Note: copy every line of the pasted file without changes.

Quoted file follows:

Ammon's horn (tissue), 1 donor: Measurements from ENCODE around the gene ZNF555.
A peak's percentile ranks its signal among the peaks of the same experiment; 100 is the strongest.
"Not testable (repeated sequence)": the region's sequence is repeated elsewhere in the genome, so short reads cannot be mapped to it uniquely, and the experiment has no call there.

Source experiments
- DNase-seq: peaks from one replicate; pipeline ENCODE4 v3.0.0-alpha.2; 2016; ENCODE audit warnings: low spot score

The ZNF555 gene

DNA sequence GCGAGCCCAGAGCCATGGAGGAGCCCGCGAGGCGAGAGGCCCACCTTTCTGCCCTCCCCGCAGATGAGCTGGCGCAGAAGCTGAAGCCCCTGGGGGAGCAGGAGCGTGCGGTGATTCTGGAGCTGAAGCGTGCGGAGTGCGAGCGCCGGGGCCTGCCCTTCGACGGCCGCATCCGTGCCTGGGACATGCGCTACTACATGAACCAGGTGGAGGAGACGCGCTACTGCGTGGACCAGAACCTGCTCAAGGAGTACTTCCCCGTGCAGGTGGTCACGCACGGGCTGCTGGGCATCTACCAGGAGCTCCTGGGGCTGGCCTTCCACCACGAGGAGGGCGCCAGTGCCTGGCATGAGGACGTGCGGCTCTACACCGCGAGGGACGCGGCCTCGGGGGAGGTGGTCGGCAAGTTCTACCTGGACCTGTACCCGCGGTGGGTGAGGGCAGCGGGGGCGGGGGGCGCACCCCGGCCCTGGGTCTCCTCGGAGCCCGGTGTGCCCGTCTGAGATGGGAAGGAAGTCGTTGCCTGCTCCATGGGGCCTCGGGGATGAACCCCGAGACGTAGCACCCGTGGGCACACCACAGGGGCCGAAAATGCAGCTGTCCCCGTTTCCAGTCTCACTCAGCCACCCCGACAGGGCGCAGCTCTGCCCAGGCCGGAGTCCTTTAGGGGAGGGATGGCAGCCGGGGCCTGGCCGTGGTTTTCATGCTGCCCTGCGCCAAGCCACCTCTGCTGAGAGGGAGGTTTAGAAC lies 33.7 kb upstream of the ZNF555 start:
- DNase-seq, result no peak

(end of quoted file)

Ammon's horn (tissue), 1 donor: Measurements from ENCODE around the gene ZNF555.
A peak's percentile ranks its signal among the peaks of the same experiment; 100 is the strongest.
"Not testable (repeated sequence)": the region's sequence is repeated elsewhere in the genome, so short reads cannot be mapped to it uniquely, and the experiment has no call there.

Source experiments
- DNase-seq: peaks from one replicate; pipeline ENCODE4 v3.0.0-alpha.2; 2016; ENCODE audit warnings: low spot score

The ZNF555 gene

DNA sequence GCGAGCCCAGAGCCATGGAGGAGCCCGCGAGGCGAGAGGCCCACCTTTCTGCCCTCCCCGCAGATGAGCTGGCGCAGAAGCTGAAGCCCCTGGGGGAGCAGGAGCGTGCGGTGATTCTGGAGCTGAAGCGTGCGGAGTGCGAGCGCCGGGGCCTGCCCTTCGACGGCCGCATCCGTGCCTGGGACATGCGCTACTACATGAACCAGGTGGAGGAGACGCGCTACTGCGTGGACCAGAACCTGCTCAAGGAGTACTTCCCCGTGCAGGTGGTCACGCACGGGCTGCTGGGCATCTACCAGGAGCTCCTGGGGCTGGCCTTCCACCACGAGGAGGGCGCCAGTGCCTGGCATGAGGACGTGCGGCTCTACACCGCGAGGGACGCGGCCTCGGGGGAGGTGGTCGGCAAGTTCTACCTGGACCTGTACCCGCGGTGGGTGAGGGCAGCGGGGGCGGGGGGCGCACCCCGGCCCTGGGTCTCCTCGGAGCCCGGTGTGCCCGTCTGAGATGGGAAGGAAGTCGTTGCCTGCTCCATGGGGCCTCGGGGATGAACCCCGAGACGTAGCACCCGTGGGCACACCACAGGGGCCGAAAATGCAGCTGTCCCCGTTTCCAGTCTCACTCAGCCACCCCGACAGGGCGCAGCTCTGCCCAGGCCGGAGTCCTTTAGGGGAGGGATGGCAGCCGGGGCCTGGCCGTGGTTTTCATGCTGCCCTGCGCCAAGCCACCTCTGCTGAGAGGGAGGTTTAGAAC lies 33.7 kb upstream of the ZNF555 start:
- DNase-seq, result no peak